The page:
I would say that there is a long way to go, but the improvement steps keep getting closer and closer together.

                  Comment


                  • #10
                    The article is misleading, the technology is not a new "breakthrough" as well as there are some other questionable comments.
                    I assisted in the installation of the first metal 3d printer in Canada 4 years ago at RIM in Waterloo (right across the road from Raytheon coincidentally).
                    It also used a laser to sinter the metal in the print head.
                    They were using it for prototyping their new BB10 tablet and phone cases at the time (before they were released).
                    Cheers,
                    Jon

                    Comment


                    • #11
                      Originally posted by JCHannum View Post
                      What I never see in these presentations is if there is a need for secondary machining of the parts and what loss there is of the powder used in the sintering process.

                      The engine and M1911 are very interesting, but are the parts removed from the printer and directly assembled into a functional unit?
                      Even if there is some secondary machining to do the big advantage is in the internal shape of the compressor and turbine blades. The fact that a blade could be made with the minimum internal structure instead of a solid would greatly reduce the weight of the engine. Cooling holes could be made more intricate and turbine blades may be able to be made out of materials (ceramics) that are hard to make with current technology.
                      The shortest distance between two points is a circle of infinite diameter.

                      Bluewater Model Engineering Society at https://sites.google.com/site/bluewatermes/

                      Comment


                      • #12
                        Originally posted by Jon Heron View Post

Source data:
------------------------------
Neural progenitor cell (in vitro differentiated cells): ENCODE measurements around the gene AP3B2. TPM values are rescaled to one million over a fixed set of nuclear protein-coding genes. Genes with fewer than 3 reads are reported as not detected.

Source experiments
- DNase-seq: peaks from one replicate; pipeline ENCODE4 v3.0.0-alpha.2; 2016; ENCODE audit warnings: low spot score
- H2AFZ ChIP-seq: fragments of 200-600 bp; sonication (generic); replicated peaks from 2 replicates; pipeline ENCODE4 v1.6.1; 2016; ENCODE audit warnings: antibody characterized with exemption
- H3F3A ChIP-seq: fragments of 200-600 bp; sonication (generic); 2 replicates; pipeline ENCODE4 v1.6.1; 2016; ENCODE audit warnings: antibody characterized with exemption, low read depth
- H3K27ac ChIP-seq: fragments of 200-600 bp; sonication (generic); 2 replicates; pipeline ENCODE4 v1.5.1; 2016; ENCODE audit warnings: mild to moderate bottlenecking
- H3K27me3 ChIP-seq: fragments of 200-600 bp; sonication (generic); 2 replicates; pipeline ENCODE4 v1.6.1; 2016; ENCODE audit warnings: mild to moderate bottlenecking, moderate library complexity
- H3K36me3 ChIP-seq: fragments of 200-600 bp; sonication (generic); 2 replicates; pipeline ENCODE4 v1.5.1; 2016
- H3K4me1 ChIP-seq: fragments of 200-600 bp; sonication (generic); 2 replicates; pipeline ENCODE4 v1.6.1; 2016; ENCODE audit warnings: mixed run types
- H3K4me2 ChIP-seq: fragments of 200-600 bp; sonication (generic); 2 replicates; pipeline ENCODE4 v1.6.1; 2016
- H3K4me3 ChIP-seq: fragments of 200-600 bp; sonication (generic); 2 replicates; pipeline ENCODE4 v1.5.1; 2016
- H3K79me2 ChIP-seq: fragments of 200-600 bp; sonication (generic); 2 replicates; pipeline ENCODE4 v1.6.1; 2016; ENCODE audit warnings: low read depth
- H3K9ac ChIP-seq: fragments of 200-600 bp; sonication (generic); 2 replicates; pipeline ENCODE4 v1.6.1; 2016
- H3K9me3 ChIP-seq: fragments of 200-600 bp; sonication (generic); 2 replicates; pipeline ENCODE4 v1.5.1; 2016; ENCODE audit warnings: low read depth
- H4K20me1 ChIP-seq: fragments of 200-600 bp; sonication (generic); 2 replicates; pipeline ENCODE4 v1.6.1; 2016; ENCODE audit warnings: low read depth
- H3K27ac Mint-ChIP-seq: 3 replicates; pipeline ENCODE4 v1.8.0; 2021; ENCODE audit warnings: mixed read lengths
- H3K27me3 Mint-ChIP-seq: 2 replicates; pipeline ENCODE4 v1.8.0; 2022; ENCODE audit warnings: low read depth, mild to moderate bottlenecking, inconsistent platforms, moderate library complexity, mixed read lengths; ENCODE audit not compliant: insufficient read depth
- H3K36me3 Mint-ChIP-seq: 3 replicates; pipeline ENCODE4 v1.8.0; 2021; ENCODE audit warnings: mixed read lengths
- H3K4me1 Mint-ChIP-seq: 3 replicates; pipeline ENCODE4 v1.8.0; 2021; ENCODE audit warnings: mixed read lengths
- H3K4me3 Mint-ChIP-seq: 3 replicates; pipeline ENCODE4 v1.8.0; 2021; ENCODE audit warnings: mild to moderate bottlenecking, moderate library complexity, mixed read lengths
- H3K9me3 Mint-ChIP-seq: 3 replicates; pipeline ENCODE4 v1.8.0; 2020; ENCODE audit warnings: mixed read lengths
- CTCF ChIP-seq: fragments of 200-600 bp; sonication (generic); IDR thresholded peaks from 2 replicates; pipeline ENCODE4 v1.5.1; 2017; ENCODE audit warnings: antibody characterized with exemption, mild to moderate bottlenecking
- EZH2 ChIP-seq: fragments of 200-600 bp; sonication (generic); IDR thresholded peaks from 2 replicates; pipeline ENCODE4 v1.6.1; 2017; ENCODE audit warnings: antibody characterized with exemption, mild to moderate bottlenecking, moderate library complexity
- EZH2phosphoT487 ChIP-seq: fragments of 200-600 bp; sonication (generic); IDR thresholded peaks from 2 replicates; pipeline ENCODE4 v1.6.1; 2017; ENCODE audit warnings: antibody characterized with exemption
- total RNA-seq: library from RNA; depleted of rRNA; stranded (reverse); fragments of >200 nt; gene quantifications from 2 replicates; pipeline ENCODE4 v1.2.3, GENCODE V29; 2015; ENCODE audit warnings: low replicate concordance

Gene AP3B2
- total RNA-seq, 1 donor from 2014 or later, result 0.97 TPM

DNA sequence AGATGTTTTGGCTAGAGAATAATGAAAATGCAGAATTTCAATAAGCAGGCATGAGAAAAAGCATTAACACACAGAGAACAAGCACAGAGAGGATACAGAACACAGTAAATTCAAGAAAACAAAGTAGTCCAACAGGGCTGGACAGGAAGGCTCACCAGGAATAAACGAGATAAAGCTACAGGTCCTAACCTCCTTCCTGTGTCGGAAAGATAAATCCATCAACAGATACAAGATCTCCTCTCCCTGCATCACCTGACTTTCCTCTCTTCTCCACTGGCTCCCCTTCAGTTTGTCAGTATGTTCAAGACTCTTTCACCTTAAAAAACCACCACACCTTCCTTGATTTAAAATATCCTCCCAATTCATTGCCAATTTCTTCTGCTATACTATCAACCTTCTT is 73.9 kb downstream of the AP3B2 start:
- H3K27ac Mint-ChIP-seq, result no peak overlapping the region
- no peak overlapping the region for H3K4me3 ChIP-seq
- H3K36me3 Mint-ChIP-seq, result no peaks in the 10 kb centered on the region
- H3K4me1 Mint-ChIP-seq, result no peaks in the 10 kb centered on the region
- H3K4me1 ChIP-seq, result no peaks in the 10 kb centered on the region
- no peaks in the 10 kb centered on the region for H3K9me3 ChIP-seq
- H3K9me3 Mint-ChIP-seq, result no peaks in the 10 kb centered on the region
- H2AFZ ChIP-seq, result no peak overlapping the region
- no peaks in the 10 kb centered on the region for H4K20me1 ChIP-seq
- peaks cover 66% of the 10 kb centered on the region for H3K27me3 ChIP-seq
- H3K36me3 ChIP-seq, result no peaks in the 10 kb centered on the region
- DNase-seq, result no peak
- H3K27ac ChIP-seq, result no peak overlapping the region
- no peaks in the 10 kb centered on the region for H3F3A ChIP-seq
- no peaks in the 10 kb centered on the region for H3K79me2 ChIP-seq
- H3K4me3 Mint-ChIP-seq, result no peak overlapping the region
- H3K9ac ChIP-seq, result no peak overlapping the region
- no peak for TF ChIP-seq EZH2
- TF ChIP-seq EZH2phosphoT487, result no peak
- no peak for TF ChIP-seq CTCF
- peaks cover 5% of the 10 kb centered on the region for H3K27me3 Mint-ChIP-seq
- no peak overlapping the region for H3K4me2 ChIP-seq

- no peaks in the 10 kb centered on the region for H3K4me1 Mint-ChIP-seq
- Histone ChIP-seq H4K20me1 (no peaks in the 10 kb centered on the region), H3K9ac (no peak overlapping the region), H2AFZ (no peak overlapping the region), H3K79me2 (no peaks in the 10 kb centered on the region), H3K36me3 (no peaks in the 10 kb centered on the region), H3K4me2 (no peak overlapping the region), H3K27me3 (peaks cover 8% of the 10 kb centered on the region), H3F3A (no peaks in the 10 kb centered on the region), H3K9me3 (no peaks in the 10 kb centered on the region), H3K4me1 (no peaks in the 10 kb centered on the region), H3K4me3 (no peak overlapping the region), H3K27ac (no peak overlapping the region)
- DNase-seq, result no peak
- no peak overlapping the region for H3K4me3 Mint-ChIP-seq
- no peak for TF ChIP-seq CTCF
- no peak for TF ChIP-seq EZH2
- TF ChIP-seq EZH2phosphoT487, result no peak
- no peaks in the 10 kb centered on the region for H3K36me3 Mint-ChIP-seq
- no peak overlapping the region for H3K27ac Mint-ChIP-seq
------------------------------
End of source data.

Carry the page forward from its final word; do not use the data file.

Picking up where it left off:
The article is misleading, the technology is not a new "breakthrough" as well as there are some other questionable comments.
                        I assisted in the installation of the first metal 3d printer in Canada 4 years ago at RIM in Waterloo (right across the road from Raytheon coincidentally).
                        It also used a laser to sinter the metal in the print head.
                        They were using it for prototyping their new BB10 tablet and phone cases at the time (before they were released).
                        Cheers,
                        Jon
                        Where they quoting new technology or a new type of materials that could be used with this tech. to make engine parts in a way that hasn't been done before.
                        The shortest distance between two points is a circle of infinite diameter.

                        Bluewater Model Engineering Society at https://sites.google.com/site/bluewatermes/

                        Comment


                        • #13
                          It seems to be promoting the 3d printer technology as the breakthrough, I see no mention of a new material?
                          The breakthrough opens the door for engineers to make and test parts in days instead of months.

                          "[In the past you had to] melt, mould, carve and turn to get the final product," said Professor Ian Smith, Monash University's vice-provost for research.

                          "This way we can very quickly get a final product, so the advantages of this technology are, firstly, for rapid prototyping and making a large number of prototypes quickly.
                          This technology has a very long way to go before they can start to spit out production aircraft parts, but for prototyping 3d printing has been the breakthrough technology for, it must be 10 years by now, no?
                          Cheers,
                          Jon

                          Comment


                          • #14
                            Speaking of 3d printing, check out this innovation!
                            http://3dprint.com/47065/argentinian-3d-metal-printer/
                            Cheers,
                            Jon

                            Comment


                            • #15
                              I wonder if the reception the item got in the USA had a fair bit of negativity in it.

                              Would it have got a better reception if the process report was made in the USA instead of "off-shore"?

                              Sour grapes?

                              https://www.google.com.au/?gws_rd=ssl#q=sour+grapes
                              Last edited by oldtiffie; 02-26-2015, 09:16 PM.

                              Comment

                              Working...
                              X